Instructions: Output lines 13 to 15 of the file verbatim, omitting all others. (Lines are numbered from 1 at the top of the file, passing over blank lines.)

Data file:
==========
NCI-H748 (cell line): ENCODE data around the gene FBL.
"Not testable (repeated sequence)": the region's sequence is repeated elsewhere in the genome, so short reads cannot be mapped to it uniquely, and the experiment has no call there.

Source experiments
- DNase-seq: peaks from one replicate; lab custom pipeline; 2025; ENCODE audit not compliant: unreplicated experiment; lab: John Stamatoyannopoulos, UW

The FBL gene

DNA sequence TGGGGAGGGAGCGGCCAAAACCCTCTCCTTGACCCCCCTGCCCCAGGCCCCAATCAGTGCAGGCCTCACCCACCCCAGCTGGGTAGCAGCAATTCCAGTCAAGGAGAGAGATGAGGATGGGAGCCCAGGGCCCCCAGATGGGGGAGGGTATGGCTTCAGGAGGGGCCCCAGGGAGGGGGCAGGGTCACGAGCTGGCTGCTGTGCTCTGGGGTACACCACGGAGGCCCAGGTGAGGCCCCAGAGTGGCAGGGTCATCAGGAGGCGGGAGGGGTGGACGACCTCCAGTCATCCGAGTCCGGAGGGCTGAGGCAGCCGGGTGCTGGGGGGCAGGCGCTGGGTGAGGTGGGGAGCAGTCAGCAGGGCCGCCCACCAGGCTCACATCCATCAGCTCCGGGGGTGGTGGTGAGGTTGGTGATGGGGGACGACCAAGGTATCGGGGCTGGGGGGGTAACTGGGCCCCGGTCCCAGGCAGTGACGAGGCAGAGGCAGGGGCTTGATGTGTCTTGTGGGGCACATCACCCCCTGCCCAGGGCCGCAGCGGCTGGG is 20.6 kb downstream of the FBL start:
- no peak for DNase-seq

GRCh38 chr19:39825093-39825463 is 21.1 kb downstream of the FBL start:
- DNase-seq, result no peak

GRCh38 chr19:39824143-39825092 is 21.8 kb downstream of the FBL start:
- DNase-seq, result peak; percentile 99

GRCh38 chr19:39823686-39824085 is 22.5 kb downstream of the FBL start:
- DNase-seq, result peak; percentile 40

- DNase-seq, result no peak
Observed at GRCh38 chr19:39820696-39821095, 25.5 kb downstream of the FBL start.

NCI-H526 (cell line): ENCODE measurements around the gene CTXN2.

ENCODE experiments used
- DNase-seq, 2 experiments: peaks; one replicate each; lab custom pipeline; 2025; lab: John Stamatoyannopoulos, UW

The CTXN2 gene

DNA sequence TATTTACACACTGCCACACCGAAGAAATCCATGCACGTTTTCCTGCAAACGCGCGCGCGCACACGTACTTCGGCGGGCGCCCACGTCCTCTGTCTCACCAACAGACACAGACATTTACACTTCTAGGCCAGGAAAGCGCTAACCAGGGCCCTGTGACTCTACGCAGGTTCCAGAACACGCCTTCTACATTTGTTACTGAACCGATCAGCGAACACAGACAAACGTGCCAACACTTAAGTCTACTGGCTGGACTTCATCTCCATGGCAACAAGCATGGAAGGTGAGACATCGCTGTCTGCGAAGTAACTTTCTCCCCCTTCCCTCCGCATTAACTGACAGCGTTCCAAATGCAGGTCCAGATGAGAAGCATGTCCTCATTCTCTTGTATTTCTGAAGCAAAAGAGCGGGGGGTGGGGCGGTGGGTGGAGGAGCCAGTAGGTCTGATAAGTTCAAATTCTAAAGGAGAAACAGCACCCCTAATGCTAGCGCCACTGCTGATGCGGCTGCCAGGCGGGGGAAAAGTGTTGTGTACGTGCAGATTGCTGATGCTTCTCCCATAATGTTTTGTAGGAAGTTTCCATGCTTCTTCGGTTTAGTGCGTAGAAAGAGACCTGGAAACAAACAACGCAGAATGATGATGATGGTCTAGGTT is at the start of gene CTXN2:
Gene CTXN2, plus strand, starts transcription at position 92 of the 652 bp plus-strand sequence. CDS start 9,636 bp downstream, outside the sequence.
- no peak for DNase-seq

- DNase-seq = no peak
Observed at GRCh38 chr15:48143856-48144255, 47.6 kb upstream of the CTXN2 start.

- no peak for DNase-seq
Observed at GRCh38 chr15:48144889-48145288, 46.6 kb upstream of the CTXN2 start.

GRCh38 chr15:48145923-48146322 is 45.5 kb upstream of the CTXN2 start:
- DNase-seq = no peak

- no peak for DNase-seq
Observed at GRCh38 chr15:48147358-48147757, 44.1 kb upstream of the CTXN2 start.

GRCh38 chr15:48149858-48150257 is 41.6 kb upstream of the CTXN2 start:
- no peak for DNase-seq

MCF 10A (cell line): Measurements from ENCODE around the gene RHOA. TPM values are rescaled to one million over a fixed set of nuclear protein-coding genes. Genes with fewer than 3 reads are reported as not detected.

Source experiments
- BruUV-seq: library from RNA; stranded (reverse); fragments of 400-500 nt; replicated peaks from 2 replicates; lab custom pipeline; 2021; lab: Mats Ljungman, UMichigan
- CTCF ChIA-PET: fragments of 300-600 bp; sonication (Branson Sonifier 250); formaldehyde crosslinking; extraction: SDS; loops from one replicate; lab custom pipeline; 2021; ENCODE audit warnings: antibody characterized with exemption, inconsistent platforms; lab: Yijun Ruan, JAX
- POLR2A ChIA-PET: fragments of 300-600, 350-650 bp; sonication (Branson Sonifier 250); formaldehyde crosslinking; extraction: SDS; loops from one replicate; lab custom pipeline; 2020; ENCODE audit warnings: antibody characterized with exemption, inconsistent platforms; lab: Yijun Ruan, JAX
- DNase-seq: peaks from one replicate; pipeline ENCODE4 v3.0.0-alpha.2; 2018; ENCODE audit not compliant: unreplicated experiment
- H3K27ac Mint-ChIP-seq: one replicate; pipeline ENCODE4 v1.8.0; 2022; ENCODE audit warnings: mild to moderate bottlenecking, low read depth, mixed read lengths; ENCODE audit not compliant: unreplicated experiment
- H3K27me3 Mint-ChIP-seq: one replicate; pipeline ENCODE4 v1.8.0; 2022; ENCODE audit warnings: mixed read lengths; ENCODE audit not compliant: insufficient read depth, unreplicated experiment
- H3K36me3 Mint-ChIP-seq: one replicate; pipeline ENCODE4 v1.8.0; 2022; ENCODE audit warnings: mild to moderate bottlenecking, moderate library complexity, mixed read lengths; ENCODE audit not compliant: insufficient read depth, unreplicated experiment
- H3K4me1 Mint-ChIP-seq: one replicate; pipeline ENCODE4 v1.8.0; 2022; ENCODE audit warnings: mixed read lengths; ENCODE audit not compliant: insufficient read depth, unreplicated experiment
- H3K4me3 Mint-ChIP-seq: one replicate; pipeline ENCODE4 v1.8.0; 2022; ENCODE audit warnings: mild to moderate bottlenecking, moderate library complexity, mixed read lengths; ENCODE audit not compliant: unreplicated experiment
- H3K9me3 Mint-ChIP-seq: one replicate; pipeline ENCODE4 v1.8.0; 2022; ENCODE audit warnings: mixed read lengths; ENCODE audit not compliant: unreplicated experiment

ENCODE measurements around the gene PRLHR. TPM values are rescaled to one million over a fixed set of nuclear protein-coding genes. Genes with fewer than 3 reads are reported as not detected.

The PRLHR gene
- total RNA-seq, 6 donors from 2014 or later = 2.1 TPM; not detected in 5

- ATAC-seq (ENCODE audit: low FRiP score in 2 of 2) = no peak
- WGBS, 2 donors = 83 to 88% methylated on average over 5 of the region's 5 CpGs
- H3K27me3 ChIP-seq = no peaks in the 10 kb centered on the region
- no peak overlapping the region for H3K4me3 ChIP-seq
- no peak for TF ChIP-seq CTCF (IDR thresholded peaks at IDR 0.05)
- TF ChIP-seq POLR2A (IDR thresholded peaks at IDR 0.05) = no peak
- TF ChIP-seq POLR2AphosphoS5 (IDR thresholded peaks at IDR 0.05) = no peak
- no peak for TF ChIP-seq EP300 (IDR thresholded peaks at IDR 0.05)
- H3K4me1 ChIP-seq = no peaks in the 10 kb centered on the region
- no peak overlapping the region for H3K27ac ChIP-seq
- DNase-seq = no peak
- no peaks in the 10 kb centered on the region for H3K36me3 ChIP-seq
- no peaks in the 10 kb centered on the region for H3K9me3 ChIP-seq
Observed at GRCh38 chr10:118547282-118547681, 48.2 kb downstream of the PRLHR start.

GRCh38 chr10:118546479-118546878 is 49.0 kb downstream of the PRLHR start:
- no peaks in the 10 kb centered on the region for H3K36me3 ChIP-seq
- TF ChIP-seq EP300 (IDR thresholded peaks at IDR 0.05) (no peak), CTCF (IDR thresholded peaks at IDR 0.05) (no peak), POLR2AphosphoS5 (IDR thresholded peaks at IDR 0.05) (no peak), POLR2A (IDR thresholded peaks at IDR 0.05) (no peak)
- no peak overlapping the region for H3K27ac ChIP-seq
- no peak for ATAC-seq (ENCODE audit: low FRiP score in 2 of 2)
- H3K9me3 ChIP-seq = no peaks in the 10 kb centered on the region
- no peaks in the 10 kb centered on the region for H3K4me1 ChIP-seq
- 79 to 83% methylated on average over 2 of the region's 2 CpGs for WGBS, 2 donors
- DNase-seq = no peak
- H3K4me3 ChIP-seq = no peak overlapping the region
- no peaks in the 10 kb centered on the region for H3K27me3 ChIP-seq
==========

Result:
- DNase-seq, result peak; percentile 40

- DNase-seq, result no peak
Observed at GRCh38 chr19:39820696-39821095, 25.5 kb downstream of the FBL start.